Sugaring Paste as an Important Component of the Dermatologic Arsenal

By Khalid Al Aboud, MD

Unwanted hair growth presents a significant problem for many patients. It can have adverse psychological effects on women and reduce their quality of life. Considerable resources are spent to achieve a hair-free appearance, and researchers are actively searching for cheaper and safer methods for therapeutic treatment.1,2

Hair removal with optical devices has become a popular mainstream treatment that today is considered the most efficient method for the reduction of unwanted hair. However, safety issues must be addressed, because burns and adverse events do occur.1

Sugaring, also known as sugar waxing or Persian waxing, is an alternative method of hair removal.3

Although it has been in use since 1900 BC, it is rarely mentioned in dermatologic literature.4

Sugaring can be less painful than waxing, because the substrate sticks to the hair without attaching to the skin.3 It is a cost-effective and practical method of hair removal4 compared with treatments like shaving, waxing, electrolysis, and lasers.4

Sugaring paste (Figure 1) can be prepared with common household food items, such as water, sugar, lemon juice, cornstarch, honey, and molasses. Getting the consistency correct takes some practice for most users.3 However, the most common recipe for sugaring wax is as follows (units by volume)3:

  • 1 unit of sugar
  • 1/8 unit of vinegar, or lemon/lime/orange juice (either fresh or from a bottle, not from concentrate)
  • 1/8 unit of water

In sugaring, a “heated sugar mixture” can be either covered with a strip of fabric or spread directly on the skin.

I found the latter to be more effective. The procedure is very simple: The area to be epilated is dried with gauze prior to application of the sugaring paste, which is spread with a spatula, tongue depressor, or by hand. After the sticky paste is applied to the skin in the same direction of hair growth, the layer of the paste is pulled out from the skin in the opposite direction of hair growth.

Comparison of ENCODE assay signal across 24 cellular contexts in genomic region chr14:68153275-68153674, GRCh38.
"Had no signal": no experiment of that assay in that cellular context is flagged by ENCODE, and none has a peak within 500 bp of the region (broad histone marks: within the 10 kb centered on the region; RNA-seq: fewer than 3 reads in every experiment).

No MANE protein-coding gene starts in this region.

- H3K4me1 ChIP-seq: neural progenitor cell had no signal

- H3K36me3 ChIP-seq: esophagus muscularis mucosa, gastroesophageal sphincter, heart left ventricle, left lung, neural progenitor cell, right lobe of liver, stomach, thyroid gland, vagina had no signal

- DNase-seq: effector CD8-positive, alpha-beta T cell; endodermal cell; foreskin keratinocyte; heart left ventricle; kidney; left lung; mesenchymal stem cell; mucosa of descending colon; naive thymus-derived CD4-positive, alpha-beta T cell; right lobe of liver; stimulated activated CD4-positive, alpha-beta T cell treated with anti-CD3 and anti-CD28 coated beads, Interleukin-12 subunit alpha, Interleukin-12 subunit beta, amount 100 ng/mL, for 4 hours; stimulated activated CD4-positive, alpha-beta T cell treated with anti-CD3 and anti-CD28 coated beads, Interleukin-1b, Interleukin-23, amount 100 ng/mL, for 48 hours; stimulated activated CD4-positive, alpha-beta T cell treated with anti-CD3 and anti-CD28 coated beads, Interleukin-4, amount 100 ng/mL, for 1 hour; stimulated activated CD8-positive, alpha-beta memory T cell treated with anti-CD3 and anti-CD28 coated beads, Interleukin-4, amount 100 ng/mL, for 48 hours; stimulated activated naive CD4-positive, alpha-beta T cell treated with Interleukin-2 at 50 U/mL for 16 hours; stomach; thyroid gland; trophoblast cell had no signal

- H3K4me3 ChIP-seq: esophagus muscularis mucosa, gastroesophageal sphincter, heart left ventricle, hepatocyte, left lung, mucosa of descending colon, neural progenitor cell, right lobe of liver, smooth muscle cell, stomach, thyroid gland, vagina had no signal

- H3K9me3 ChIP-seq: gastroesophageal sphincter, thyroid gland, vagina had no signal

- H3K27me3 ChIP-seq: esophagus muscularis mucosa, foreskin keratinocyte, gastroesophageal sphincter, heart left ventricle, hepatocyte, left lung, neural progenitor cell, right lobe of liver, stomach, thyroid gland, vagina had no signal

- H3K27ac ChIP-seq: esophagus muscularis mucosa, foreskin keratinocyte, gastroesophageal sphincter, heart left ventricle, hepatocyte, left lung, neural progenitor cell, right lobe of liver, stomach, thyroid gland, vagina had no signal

There are many advantages of sugaring, which include low cost, ease of use, absence of pre- or post- procedure instructions, and great cosmetic results with no complications. Therefore, I strongly recommend the addition of sugaring paste as an important component of the dermatologic arsenal.

Figure 1. Sugaring paste.

REFERENCES

1. Haedersdal M, Haak CS. Hair removal. Curr Probl Dermatol. 2011;42:111-121.

2. Wanitphakdeedecha R, Alster TS. Physical means of treating unwanted hair. Dermatol Ther. 2008;21(5):392-401.

3. Sugaring (epilation). Wikipedia, the free encyclopedia. http://en.wikipedia.org/wiki/Sugaring_(epilation).  Updated September 17, 2011. Accessed October 15, 2011.

4. Tannir D, Leshin B. Sugaring: an ancient method of hair removal. Dermatol Surg. 2001; 27(3): 309-311.

About the author

Khalid Al Aboud, MD

Khalid Al Aboud MD is a clinical dermatopathology fellow in the Pathology Department, Wake Forest University, Winston-Salem, USA. 0Dr. Al Aboud has authored and co-authored many publications in dermatology. He is also a member of the editorial boards of several dermatology periodicals.

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